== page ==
13.7 million cyber attacks from 16,000 IP addresses target four vulnerable WordPress plugins and 15 themes hitting 1.6 million websites
Massive exploitation of WordPress websites is ongoing, with 1.6 million domains experiencing approximately 13.7 million cyberattacks in 36 hours. At least 16,000 IP addresses were involved in the large-scale attack, according to WordPress security firm WordFence in a report released on December 9.
WordFence says hackers are targeting several vulnerable WordPress plugins and themes with a template without security patches.
The motive of attackers is to gain administrative privileges and completely take over vulnerable websites.
Attackers Enable Default Admin Roles and Registration on WordPress Websites
The researchers observed that the attackers modified the “users_can_register” option to enable it before setting the “default_role” option to “administrator”.
To mitigate the impact of potential compromises, site owners should visit http: // examplesite[.]com / wp-admin / options-general.php and make sure that “membership” has not been set to “anyone can join” and that the “Default role for new user” is not has not been set to the “administrator” role.
Additionally, website owners should check for malicious additions to plugins, user accounts, and user roles. They should immediately update their sites, themes and plugins and uninstall the NatureMag Lite theme. The WordPress theme does not currently have a patched version. WordFence also provides a comprehensive cleanup guide for securing compromised WordPress websites.
However, the WordPress backend allows admins to edit source code files. Therefore, attackers could introduce further vulnerabilities to compromised websites.
Cyber attack targets four vulnerable WordPress plugins and 15 Epsilon themes
WordFence says the current wave of attacks began on December 8, after developers patched vulnerabilities in PublishPress Capabilities on December 6.
The company noted that large-scale WordPress cyberattacks targeted “Unauthenticated Arbitrary Option Update vulnerabilities” in Kiwi Social Share (2018), WordPress Automatic, Pinterest Automatic, and PublishPress Capabilities plugins.
Researchers also discovered that versions of the WordPress Kiwi Social Sharing plugin prior to 2.0.11 allow attackers to modify the wp_options table to create administrator accounts or redirect a blog to another site.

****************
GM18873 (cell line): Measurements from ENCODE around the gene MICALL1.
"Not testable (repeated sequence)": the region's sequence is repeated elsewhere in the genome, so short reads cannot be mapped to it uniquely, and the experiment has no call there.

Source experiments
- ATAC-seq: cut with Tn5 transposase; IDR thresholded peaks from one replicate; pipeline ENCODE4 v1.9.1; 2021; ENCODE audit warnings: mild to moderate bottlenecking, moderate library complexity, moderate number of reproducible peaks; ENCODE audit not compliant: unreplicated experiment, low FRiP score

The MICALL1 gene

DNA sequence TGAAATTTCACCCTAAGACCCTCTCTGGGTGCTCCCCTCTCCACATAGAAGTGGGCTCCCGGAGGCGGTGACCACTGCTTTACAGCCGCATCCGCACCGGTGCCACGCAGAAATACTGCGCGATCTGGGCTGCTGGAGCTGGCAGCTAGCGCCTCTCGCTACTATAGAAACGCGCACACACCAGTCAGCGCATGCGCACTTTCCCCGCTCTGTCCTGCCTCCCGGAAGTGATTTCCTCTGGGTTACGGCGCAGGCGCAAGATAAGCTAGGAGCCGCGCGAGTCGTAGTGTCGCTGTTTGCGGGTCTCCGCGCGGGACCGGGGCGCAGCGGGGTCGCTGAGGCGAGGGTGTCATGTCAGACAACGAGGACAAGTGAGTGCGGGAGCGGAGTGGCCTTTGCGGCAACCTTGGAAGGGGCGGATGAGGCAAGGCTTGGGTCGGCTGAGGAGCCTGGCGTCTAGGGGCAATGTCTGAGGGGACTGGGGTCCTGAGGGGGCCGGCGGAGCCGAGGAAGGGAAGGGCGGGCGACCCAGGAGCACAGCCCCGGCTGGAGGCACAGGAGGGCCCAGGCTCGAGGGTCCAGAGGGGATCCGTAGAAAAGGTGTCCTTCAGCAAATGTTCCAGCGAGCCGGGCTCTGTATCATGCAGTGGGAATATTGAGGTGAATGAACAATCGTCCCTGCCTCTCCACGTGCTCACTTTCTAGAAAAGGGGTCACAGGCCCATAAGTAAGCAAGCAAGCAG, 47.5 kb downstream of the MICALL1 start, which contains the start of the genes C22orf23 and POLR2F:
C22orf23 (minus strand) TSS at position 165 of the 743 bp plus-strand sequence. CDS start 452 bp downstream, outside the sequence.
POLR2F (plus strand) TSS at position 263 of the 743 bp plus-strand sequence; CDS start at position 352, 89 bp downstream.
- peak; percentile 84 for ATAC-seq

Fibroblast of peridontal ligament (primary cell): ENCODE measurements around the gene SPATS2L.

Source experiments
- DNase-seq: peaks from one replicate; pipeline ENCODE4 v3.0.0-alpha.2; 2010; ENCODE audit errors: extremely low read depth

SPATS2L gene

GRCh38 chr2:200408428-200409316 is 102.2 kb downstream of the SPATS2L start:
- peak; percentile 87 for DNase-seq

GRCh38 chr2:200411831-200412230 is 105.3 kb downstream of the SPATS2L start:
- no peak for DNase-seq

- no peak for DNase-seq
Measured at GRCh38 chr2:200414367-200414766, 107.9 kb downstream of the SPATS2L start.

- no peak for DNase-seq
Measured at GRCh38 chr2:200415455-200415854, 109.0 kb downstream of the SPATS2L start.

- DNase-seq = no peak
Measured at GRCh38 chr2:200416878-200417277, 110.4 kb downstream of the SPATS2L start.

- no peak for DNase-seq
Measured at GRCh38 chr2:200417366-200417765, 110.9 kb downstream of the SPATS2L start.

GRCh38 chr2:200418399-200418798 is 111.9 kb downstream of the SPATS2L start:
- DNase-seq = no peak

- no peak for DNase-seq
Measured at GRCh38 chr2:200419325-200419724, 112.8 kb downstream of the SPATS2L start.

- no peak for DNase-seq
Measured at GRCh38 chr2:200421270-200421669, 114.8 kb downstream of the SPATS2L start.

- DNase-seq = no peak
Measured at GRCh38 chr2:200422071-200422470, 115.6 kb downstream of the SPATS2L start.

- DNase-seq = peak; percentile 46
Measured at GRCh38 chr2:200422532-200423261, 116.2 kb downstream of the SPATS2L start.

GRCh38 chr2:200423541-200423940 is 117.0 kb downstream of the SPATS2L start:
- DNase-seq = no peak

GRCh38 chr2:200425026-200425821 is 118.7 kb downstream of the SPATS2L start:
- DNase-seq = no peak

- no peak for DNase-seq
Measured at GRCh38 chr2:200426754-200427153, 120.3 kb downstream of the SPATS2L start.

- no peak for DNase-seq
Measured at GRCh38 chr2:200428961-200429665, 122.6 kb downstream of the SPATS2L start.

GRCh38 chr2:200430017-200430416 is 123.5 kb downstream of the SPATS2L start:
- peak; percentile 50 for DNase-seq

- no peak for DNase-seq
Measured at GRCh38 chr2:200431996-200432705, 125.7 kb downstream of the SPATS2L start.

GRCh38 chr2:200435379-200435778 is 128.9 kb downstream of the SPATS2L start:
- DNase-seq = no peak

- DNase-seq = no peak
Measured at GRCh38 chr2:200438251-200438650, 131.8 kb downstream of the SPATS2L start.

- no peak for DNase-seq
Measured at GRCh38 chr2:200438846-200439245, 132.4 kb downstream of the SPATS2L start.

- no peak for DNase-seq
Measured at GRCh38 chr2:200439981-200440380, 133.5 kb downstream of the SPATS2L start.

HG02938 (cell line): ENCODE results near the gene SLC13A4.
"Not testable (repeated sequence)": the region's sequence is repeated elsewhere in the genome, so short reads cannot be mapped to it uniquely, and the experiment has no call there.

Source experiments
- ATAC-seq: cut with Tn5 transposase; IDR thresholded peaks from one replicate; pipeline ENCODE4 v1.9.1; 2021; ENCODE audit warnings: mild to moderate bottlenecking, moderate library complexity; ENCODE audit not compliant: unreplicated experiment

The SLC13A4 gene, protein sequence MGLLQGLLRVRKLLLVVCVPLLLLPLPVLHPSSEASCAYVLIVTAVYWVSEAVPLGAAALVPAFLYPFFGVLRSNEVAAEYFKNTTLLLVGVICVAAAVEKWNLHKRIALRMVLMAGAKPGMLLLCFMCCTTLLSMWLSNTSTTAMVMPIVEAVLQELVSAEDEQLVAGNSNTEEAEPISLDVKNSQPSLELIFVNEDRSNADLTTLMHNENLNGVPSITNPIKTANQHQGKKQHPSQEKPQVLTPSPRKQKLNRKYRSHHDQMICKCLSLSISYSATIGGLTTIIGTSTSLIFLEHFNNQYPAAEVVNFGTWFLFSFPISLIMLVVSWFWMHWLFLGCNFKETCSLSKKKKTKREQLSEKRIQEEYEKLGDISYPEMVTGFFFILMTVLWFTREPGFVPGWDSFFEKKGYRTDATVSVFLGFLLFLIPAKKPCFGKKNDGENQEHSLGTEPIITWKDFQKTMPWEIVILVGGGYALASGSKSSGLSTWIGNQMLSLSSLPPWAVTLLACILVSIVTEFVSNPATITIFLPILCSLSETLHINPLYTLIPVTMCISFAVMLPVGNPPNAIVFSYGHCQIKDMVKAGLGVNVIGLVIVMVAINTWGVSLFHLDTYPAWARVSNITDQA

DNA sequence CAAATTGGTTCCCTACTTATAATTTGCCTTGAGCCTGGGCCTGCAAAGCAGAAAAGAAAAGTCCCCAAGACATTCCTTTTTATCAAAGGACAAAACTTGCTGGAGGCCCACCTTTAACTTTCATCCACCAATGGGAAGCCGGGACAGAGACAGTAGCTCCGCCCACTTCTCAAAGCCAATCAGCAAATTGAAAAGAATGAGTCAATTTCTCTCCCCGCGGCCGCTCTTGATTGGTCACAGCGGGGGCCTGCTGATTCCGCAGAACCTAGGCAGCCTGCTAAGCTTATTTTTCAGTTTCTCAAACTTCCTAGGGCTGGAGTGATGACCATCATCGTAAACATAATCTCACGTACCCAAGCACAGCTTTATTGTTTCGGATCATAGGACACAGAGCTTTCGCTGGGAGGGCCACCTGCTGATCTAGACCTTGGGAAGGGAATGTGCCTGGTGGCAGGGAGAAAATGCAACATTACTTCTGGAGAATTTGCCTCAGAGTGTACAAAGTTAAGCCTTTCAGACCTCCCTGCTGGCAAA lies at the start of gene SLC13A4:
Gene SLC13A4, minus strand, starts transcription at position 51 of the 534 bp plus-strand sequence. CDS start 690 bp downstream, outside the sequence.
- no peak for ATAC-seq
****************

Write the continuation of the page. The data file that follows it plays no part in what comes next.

Attackers also target a function injection vulnerability in Epsilon Framework themes that allow remote code execution (RCE). WordFence has estimated that at least 150,000 websites use the framework.
“If the site is running a vulnerable version of any of the four plugins or various themes, and a malicious user account is present, then the site has likely been compromised through one of those plugins,” the researchers warned. from WordFence. “Please delete all detected user accounts immediately. “
Cyber attacks targeting WordPress sites
The recent cyber attack occurred just after another security vulnerability in the WordPress “WPS Hide Login” plugin that exposed the secret login pages of administrators of over a million websites. The plugin intends to hide the wp-admin login page from the administrator to prevent attacks from automated scripts and hackers who assume the location of the page.
The topics were also the subject of a massive cyber attack in 2020 involving over 18,000 IP addresses when WordFence recorded 7.5 million cyber attacks targeting 1.5 million websites. However, the cyber attacks attempted to determine if the websites had the vulnerabilities targeted in the themes instead of performing a full chain of exploitation.
Uriel Maimon, senior director of emerging technologies at PerimeterX, noted that WordPress has become a regular victim of cyber attacks.
“Shadow Code introduced through third-party plugins and frameworks greatly expands the attack surface of websites,” Maimon said. “Therefore, website owners should be vigilant of third-party plugins and frameworks and stay on top of security updates. They need to secure their websites using web application firewalls, as well as client-side visibility solutions that can reveal the presence of malicious code on their sites.